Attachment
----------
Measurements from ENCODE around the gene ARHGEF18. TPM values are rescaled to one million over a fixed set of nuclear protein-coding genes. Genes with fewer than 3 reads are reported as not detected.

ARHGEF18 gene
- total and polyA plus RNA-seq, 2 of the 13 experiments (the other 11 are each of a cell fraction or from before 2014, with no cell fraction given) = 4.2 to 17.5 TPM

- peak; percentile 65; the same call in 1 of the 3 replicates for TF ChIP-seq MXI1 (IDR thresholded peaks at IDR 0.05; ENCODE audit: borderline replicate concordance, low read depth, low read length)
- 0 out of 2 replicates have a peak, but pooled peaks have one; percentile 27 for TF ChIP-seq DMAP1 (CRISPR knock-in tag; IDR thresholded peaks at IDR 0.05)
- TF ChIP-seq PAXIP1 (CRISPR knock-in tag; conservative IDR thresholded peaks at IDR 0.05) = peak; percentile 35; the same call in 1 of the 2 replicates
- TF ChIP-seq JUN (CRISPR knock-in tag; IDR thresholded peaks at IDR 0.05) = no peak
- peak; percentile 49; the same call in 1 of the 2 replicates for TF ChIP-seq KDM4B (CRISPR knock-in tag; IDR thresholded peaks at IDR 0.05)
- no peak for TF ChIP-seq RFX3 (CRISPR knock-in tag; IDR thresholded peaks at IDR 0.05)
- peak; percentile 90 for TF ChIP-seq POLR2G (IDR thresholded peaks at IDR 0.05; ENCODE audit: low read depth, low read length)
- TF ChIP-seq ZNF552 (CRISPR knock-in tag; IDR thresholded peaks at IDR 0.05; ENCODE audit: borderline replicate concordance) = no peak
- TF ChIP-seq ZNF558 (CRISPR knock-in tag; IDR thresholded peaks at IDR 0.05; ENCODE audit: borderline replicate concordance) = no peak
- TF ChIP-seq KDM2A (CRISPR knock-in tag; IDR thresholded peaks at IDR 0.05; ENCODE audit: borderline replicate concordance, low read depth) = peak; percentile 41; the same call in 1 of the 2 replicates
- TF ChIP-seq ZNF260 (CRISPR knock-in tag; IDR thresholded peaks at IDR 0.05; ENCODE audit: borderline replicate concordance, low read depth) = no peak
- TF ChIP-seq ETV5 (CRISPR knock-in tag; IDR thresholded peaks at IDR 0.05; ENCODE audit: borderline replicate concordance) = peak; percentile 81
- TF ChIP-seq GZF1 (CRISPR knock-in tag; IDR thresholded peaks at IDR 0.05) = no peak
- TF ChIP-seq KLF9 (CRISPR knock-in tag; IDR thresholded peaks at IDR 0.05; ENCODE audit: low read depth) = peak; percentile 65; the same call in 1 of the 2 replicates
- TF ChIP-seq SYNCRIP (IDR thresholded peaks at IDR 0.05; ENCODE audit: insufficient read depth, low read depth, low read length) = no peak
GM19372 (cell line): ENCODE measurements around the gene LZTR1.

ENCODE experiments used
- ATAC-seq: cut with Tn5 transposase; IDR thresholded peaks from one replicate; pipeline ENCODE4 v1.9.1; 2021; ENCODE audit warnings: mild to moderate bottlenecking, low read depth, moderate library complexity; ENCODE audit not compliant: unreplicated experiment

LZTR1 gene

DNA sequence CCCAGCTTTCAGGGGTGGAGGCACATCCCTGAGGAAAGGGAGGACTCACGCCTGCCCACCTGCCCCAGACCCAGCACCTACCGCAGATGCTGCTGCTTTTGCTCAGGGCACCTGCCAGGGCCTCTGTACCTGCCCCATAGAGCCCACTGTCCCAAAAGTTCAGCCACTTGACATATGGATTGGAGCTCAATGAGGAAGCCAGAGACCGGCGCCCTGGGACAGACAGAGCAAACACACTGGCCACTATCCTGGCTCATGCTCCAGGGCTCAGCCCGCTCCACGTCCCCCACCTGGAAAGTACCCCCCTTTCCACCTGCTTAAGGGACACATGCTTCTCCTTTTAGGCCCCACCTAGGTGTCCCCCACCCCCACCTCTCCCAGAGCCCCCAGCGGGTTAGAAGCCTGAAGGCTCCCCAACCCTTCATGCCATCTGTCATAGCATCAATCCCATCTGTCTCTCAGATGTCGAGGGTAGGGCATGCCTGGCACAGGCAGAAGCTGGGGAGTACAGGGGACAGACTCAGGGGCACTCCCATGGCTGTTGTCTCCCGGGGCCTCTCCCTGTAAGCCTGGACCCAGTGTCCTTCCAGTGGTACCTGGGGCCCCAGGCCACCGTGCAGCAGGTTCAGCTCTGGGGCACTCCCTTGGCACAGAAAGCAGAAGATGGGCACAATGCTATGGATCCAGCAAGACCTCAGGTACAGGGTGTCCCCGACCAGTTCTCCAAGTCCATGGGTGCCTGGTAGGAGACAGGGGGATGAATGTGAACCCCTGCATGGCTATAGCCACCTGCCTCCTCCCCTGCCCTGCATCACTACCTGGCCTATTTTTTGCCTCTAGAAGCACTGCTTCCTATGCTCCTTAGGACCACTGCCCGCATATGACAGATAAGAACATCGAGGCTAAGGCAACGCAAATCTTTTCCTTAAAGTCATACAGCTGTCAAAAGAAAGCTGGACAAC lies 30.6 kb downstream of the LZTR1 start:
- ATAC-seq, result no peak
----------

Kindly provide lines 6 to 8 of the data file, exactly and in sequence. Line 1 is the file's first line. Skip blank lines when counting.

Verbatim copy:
- TF ChIP-seq PAXIP1 (CRISPR knock-in tag; conservative IDR thresholded peaks at IDR 0.05) = peak; percentile 35; the same call in 1 of the 2 replicates
- TF ChIP-seq JUN (CRISPR knock-in tag; IDR thresholded peaks at IDR 0.05) = no peak
- peak; percentile 49; the same call in 1 of the 2 replicates for TF ChIP-seq KDM4B (CRISPR knock-in tag; IDR thresholded peaks at IDR 0.05)